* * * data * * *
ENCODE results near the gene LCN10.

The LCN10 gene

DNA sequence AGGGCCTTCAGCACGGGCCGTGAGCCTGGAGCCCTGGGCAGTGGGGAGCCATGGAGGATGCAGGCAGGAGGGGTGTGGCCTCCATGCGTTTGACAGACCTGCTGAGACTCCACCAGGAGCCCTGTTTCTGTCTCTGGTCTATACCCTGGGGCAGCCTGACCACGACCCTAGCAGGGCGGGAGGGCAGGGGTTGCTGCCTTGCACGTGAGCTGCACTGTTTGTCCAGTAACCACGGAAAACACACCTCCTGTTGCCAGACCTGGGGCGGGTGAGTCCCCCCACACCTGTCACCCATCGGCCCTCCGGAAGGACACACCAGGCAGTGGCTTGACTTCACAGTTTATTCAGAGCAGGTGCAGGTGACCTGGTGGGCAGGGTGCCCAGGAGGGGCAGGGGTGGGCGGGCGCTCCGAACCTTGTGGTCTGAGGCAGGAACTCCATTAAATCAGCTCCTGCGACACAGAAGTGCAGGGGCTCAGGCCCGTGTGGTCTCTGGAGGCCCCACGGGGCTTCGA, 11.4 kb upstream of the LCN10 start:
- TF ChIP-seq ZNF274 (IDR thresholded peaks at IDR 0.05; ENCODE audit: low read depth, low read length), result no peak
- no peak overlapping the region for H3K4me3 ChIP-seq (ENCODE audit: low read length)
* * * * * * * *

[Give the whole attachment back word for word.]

ENCODE results near the gene LCN10.

The LCN10 gene

DNA sequence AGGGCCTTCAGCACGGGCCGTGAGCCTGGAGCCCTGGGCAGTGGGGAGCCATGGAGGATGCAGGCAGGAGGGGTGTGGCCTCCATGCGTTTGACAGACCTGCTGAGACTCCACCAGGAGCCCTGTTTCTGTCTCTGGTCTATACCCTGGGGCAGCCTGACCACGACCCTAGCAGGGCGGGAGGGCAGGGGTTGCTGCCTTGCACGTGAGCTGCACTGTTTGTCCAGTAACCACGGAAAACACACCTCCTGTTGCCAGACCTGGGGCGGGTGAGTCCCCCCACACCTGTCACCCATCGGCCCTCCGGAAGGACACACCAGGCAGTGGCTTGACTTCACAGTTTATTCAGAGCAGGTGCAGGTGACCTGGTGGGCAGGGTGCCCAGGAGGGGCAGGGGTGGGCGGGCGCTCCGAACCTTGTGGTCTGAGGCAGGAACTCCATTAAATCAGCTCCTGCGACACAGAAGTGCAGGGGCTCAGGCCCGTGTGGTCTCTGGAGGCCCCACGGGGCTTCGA, 11.4 kb upstream of the LCN10 start:
- TF ChIP-seq ZNF274 (IDR thresholded peaks at IDR 0.05; ENCODE audit: low read depth, low read length), result no peak
- no peak overlapping the region for H3K4me3 ChIP-seq (ENCODE audit: low read length)